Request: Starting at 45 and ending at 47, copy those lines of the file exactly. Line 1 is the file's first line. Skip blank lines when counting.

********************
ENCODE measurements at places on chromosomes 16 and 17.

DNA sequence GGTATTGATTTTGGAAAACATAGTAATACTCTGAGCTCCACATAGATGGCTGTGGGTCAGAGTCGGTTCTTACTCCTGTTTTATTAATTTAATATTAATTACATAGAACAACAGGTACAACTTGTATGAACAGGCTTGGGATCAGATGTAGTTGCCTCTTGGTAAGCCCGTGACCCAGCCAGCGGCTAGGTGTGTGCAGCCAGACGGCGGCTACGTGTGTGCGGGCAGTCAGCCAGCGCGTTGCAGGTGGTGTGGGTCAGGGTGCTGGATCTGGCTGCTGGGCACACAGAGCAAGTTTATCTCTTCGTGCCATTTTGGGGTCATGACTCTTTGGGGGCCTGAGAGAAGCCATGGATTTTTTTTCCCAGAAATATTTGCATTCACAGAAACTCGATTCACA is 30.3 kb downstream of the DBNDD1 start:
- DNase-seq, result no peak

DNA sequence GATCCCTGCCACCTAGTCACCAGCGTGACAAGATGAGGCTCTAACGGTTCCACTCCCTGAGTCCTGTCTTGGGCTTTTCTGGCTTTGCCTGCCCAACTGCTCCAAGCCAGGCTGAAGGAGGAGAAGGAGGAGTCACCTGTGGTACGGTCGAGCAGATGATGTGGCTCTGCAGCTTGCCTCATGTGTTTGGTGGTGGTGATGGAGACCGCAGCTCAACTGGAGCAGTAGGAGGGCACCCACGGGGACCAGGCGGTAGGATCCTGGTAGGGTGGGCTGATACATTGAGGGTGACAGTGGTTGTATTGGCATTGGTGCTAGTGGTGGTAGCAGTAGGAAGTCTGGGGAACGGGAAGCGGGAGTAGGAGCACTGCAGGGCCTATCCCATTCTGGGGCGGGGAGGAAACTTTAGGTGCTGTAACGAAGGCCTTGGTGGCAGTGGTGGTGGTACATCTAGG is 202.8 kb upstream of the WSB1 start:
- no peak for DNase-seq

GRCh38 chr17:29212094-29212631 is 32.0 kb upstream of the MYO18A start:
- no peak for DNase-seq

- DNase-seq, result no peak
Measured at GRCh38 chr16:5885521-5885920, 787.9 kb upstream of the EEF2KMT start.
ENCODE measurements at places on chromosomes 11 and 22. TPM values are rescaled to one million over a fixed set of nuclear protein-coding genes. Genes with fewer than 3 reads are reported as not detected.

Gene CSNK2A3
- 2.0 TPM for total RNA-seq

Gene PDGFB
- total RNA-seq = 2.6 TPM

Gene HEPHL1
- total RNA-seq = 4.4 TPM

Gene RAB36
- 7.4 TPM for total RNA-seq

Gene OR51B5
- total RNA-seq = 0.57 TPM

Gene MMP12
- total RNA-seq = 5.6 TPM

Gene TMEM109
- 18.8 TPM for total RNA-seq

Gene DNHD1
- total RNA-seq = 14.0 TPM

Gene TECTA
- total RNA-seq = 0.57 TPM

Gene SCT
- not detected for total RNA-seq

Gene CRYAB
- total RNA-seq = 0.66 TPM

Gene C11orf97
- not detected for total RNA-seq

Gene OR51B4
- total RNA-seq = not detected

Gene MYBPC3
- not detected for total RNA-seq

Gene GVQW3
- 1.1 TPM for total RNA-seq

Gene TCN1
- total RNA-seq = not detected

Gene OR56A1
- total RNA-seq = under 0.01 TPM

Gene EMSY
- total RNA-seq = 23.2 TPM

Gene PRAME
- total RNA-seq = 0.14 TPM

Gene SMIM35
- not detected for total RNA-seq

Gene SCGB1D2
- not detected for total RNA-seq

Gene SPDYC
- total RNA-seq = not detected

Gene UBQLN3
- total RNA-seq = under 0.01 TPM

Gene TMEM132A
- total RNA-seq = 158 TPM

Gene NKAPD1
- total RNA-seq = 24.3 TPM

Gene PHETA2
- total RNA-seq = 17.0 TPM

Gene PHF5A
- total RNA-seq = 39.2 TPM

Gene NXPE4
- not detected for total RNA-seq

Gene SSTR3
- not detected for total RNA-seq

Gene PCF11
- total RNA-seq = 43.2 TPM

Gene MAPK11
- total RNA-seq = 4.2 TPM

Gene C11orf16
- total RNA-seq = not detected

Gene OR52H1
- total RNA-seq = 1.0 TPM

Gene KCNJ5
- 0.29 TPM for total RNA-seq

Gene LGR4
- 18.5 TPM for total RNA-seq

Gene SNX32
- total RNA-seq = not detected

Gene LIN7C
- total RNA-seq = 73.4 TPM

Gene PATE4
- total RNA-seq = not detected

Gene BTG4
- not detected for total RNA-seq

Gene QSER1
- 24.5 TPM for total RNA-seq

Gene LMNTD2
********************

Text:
Gene EMSY
- total RNA-seq = 23.2 TPM

Gene PRAME